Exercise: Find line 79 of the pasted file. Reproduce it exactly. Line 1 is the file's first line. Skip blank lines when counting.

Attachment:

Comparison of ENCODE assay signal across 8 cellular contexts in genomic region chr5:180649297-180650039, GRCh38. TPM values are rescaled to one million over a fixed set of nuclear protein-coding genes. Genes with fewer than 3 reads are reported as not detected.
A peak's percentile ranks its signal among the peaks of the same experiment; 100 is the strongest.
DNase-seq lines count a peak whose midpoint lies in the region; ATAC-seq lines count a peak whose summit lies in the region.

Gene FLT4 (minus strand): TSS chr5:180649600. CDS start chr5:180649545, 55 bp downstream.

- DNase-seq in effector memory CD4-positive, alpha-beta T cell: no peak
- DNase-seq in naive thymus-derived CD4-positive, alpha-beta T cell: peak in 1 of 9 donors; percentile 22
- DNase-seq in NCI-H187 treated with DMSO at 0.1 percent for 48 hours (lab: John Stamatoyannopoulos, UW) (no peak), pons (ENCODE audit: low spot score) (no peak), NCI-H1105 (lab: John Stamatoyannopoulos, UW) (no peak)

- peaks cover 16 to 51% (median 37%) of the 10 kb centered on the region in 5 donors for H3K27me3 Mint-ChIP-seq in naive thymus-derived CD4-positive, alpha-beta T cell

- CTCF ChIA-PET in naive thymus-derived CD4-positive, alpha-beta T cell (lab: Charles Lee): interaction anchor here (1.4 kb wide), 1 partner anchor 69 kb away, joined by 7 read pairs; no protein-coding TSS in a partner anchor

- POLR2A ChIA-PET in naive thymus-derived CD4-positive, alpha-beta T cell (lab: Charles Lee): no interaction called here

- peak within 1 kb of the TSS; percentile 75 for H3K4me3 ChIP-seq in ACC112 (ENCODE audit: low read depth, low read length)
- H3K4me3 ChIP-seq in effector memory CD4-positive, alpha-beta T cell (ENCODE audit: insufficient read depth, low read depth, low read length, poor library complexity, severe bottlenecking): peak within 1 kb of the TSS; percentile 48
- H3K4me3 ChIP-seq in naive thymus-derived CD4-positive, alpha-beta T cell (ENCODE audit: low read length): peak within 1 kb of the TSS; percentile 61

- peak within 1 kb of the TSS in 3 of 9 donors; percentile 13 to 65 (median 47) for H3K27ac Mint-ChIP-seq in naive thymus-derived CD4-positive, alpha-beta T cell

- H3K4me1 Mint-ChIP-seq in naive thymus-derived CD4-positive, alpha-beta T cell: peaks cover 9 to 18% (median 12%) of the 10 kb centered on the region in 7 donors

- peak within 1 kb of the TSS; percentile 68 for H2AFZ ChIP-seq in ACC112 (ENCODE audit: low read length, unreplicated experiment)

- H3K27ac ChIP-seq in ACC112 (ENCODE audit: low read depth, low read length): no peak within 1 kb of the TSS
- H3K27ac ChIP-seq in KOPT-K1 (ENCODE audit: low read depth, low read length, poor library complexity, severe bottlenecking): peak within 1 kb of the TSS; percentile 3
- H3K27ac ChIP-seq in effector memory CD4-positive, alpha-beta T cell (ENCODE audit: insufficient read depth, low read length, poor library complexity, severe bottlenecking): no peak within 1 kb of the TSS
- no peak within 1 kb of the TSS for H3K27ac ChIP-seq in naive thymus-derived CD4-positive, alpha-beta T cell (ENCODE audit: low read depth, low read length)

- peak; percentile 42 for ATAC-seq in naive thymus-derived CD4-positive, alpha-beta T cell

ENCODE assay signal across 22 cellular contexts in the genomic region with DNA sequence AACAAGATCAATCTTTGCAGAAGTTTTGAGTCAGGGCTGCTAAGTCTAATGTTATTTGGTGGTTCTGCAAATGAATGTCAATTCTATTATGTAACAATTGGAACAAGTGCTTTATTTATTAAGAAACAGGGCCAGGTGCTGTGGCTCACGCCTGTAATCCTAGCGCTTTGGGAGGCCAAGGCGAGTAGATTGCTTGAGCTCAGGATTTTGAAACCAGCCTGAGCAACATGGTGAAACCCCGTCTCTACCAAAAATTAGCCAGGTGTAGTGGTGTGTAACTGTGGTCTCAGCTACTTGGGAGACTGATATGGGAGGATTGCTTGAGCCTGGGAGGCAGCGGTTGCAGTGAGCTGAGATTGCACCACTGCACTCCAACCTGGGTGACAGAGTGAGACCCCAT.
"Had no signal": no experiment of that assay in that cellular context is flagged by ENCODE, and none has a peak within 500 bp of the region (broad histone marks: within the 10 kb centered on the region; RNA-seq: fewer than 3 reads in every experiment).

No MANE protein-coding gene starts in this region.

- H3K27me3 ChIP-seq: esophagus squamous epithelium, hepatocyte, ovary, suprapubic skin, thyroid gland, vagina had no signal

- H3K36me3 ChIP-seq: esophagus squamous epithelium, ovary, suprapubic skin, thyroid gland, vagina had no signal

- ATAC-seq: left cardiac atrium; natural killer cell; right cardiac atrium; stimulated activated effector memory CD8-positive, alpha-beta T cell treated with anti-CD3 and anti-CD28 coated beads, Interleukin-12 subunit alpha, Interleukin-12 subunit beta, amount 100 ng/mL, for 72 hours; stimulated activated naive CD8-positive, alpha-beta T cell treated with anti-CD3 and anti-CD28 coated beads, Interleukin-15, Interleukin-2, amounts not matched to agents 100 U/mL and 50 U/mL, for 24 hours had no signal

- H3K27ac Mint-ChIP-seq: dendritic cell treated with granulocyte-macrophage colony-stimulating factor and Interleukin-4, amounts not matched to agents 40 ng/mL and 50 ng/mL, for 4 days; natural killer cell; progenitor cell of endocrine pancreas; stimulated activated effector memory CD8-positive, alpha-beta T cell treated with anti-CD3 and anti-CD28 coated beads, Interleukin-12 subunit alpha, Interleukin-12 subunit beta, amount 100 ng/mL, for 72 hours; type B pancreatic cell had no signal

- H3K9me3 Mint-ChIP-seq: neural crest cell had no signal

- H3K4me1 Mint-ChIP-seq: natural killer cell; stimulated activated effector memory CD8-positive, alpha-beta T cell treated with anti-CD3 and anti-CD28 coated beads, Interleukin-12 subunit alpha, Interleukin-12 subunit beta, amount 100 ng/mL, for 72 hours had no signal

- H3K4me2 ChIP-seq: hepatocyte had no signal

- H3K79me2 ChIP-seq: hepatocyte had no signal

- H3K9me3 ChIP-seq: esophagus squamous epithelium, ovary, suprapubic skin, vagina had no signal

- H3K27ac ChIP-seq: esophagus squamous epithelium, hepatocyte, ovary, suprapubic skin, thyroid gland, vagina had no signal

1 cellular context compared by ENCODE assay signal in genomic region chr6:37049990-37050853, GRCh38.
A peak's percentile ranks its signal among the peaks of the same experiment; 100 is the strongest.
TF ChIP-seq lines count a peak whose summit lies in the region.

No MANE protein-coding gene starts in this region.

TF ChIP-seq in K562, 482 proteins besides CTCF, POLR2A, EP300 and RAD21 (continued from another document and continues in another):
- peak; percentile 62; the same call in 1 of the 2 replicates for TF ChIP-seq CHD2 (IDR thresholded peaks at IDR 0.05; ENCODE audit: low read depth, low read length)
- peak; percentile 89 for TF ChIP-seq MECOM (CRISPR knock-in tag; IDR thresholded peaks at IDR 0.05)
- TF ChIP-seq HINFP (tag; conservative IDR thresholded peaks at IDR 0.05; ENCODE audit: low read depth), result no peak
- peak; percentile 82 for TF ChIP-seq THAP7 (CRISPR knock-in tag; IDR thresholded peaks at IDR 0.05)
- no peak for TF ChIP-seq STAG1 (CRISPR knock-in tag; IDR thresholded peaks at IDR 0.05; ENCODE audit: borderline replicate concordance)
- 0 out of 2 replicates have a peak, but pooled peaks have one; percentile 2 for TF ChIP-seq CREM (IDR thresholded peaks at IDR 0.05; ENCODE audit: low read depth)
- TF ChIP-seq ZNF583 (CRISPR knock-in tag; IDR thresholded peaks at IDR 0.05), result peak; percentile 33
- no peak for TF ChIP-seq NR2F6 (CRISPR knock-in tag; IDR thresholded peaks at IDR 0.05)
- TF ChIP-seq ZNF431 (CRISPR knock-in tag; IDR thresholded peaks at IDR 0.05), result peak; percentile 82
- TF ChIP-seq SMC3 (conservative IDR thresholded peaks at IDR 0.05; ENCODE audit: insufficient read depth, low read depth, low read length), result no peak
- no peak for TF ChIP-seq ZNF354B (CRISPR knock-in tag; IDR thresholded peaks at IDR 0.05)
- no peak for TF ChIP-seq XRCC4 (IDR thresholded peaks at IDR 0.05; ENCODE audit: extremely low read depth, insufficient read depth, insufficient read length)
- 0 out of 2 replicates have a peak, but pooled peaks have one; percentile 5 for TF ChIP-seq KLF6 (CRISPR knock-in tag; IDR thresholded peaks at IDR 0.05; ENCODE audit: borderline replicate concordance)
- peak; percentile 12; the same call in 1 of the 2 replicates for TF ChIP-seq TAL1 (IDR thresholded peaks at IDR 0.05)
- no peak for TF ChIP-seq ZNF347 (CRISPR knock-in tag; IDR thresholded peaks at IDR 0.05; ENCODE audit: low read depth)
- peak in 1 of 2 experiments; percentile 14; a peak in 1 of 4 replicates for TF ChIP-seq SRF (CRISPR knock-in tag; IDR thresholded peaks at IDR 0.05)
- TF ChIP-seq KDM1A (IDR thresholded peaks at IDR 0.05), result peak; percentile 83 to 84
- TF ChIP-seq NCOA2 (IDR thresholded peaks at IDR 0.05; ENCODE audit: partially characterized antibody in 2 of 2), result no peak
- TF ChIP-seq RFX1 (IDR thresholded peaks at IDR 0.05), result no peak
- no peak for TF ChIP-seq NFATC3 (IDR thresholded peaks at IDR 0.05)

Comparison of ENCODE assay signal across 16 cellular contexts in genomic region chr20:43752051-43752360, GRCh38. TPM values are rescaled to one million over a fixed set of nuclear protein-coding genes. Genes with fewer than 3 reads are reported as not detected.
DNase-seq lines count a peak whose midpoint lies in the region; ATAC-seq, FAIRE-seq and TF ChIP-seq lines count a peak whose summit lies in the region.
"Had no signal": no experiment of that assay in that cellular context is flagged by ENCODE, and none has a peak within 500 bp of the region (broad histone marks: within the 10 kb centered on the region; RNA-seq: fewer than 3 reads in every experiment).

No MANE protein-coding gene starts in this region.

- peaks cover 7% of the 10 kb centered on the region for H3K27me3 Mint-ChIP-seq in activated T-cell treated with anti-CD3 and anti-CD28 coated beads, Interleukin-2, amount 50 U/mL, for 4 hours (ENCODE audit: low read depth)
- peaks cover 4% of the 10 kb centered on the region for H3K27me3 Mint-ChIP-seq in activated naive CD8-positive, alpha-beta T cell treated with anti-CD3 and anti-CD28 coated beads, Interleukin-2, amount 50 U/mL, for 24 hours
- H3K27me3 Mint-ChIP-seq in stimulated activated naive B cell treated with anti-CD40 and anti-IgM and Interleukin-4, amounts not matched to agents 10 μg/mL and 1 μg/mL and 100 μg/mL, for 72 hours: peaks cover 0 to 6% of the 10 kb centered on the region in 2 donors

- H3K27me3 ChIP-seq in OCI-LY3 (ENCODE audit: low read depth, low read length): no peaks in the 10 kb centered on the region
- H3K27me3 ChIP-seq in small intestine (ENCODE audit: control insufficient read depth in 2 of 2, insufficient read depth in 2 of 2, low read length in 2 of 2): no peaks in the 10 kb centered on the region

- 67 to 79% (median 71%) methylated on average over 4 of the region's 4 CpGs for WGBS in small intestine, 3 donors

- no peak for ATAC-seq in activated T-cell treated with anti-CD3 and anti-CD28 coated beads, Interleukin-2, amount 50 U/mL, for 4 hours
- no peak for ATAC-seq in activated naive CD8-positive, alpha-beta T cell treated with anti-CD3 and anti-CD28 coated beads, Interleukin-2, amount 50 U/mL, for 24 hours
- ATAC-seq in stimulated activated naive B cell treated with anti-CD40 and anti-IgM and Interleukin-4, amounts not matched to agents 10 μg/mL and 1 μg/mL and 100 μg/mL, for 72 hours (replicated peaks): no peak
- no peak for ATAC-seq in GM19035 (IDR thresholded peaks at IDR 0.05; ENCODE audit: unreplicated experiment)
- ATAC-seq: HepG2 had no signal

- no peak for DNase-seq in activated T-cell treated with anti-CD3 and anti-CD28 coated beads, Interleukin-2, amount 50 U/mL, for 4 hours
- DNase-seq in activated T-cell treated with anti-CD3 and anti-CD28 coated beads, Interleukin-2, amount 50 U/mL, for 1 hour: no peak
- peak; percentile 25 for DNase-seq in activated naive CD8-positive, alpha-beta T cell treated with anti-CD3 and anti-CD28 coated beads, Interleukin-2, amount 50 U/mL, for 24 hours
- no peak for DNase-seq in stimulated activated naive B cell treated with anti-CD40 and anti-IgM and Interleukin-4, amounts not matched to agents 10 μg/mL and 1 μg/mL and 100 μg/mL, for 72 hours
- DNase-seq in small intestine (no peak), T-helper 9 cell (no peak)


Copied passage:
- DNase-seq in small intestine (no peak), T-helper 9 cell (no peak)